by: Rudyard Kipling – (CreateSpace Independent Publishing Platform, 2013) 164 pages.

His father is a multimillionaire from the United States, and Harvey Cheyne Jr. has been spoiled and rude. He washes overboard from the deck of an ocean liner on a transatlantic cruise. He was saved by Portuguese fishermen, and now he has to share the work of the high seas with his salty, rambunctious shipmates. His character grows up to be a self-reliant, responsible young man because he thrives on the challenges and enjoys the camaraderie.

Perfect for: Children who like to have funny adventures.

The Yearling

by: Marjorie Kinnan Rawlings, illustrated by: N. C. Wyeth – (Charles Scribner’s Sons, 1967) 405 pages.

Jody Baxter’s family owns a farm in the Florida backwoods, which is full of alligators, wolves, bears, and angry humans. Jody is lonely, so his parents let him adopt an orphaned fawn that he takes care of and calls his best friend. The deer grows quickly and eats the corn crop. During this coming-of-age story, Jody’s loyalty is split between his family and his animal friend.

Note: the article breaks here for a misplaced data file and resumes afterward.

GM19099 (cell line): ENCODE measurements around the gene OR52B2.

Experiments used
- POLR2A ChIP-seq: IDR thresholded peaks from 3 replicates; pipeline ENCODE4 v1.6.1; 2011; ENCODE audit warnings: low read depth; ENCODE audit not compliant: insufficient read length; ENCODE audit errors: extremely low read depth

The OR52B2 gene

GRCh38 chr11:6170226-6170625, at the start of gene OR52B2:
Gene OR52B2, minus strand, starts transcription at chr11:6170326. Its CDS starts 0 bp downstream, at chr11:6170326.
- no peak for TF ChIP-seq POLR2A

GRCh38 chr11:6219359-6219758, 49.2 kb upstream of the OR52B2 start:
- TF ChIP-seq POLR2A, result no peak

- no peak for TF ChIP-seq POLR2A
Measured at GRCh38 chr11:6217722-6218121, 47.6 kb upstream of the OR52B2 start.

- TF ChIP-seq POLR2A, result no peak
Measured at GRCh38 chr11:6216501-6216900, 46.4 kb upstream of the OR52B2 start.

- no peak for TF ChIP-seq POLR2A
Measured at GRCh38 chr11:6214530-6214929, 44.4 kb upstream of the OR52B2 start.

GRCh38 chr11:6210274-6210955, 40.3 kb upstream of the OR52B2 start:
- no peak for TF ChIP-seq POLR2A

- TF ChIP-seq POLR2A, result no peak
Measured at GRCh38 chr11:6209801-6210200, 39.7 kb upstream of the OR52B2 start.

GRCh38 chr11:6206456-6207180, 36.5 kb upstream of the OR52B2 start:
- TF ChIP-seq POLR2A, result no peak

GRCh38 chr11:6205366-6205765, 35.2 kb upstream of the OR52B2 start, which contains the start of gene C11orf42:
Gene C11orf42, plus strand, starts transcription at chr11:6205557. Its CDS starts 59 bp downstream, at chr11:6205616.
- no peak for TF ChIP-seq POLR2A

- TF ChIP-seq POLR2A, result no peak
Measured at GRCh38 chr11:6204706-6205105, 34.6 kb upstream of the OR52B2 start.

Children who like animals and living on a farm.

Adventures of Huckleberry Finn

by: Mark Twain – (Barnes & Noble Classic Series, 2008) 336 pages.

When he was a young, troubled teen in the 1840s, he had a lot of fun but also had a lot of heart. This is the story. Huck and Jim, a runaway slave, leave their small town in Missouri. Huck’s father is drunk and violent, and his religious, hell-threatening guardians want to kill him. Huck and Jim flee the town with Jim. The two people are rafting down the Mississippi River, and they keep getting into trouble. They have to be clever, brave, and loyal to each other to get through it. This book has been praised for its witty, simple language, humanitarian worldview, and scathing critique of Southern antebellum racism and hypocrisy.

Kids who have a sense of adventure and a strong sense of right and wrong will love this game.

The Adventures of Tom Sawyer